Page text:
First, If your fabric has a hem, cut off the hemmed edge. My wrap had tapered ends, so I cut it straight across. The straighter your cut, the easier it will be to remove the weft threads. (As the photo below indicates, I'm not very good at cutting straight and learned this firsthand.)
With a seam ripper, undo the side seams a few inches (the length you want your fringe to be).
Use a seam ripper or pin to loosen the first weft thread (the one going across the width of the fabric), then grab the thread and gently pull out.
Continue, pulling the threads out one at a time. Yes, this takes a long time, but you'll end up with a big snag if you try to pull more than one thread at a time. Once you get the fringe to the length you would like, you can put a stitch in the side hems to keep them from unraveling further.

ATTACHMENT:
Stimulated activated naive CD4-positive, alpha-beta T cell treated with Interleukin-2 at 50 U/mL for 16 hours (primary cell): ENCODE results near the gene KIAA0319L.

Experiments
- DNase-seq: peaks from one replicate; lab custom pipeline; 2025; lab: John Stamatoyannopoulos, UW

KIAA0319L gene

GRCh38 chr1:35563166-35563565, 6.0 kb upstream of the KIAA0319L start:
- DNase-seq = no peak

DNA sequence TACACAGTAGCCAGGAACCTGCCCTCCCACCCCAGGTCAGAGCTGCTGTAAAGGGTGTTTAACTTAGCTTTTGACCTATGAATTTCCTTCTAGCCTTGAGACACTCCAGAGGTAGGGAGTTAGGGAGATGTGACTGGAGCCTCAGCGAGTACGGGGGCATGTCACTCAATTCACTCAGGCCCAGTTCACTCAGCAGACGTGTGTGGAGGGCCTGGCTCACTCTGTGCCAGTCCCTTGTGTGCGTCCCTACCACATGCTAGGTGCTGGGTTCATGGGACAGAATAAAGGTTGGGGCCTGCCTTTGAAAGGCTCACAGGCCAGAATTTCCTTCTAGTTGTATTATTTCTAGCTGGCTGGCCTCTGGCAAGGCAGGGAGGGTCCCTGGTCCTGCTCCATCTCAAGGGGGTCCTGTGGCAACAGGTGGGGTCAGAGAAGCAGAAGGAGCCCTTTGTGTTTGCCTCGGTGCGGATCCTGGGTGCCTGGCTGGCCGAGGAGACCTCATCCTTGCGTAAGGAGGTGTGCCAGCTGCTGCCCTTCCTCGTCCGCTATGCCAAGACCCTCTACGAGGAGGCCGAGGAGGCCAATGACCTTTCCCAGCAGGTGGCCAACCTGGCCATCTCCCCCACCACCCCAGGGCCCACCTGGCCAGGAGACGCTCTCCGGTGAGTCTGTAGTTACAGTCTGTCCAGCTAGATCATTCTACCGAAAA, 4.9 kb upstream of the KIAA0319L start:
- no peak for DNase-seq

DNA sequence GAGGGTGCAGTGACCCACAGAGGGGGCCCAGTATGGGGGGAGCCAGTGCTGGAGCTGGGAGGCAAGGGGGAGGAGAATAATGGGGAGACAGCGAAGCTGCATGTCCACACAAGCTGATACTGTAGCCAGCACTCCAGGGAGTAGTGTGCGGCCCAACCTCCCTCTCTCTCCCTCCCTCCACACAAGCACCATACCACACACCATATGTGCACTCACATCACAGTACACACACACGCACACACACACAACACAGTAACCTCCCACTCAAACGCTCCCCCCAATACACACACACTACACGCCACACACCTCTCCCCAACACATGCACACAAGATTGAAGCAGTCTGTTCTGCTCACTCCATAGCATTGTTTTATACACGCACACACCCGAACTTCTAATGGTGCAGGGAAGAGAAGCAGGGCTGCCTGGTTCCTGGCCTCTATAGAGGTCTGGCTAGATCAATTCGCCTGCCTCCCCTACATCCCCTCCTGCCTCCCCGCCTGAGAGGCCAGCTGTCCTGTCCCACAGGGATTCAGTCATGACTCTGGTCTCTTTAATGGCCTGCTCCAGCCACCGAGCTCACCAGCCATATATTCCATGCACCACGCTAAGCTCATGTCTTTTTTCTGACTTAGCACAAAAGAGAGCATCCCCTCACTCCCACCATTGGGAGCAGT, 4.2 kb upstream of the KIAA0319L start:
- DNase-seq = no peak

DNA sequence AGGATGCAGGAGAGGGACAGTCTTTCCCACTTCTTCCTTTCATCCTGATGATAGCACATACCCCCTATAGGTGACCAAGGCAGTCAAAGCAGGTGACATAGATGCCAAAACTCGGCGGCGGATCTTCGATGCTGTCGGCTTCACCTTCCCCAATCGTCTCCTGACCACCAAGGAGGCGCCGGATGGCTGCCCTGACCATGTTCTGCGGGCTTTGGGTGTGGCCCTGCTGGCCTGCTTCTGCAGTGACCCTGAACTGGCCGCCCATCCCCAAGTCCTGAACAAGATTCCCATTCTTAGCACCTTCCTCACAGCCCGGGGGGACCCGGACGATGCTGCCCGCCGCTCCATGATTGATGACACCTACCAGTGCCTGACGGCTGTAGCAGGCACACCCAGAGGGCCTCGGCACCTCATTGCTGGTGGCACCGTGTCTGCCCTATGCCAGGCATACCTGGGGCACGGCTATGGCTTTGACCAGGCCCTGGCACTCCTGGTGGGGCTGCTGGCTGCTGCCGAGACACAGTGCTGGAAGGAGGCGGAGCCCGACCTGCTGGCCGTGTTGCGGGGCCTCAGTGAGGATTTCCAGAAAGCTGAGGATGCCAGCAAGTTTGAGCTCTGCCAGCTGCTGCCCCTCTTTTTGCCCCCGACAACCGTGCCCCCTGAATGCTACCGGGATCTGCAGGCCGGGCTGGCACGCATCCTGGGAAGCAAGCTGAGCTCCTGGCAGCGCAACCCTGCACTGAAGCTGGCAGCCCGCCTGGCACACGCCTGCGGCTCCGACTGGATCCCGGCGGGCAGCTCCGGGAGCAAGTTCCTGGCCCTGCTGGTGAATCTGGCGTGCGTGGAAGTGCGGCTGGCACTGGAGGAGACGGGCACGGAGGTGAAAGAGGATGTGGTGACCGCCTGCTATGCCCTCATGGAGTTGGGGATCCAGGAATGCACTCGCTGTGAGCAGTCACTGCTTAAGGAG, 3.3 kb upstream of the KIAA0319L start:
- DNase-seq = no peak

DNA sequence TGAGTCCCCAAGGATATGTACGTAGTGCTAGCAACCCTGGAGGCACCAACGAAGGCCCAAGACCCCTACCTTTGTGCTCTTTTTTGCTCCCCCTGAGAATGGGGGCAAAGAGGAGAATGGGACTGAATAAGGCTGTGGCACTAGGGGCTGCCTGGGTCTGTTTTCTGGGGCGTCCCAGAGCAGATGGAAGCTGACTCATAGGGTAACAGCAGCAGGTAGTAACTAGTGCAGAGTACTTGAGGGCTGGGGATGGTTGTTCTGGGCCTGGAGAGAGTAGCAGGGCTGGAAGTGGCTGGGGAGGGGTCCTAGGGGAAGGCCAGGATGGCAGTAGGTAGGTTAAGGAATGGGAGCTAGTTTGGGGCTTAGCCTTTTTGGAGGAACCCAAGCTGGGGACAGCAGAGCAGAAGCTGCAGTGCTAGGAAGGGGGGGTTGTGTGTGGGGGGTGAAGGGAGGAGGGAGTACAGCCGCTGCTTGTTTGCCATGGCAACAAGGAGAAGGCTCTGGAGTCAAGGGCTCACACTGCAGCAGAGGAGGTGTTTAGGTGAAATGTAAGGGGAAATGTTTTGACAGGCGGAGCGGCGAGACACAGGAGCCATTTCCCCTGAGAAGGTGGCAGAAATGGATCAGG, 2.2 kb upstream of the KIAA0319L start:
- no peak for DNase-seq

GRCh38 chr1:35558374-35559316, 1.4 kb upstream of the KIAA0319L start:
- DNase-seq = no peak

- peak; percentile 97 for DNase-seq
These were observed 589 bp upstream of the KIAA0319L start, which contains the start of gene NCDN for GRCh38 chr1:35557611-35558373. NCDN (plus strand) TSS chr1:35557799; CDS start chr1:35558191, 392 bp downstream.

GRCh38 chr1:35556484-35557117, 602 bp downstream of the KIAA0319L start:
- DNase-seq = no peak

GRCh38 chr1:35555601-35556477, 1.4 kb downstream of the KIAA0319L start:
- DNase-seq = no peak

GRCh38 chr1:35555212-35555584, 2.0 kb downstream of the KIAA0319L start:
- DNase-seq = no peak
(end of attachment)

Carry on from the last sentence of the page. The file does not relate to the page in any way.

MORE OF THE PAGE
Gather a small piece of fringe and knot, continuing in evenly spaced increments along the length of the fabric. I held my fabric down with a pin, so I could use both hands to gather and knot and the wrap would stay in place.
After finishing the first row of knots, I separated each strand, placed two adjacent strands together and knotted again. You could also twist these around each other once and knot if you have enough length.
Trim any uneven fringe. The fringe might be a bit crinkly from being woven, but it will straighten out with a wash or just a swish in hot water. You might need to untangle with a comb after washing.
One of the things that helped me get even knots was to wait until I had all the knots done in each row before I tightened them completely. I was able to move the knots up or down slightly when tightening as needed.
Here it is finished!
And here it is in action, with a crumb-faced baby.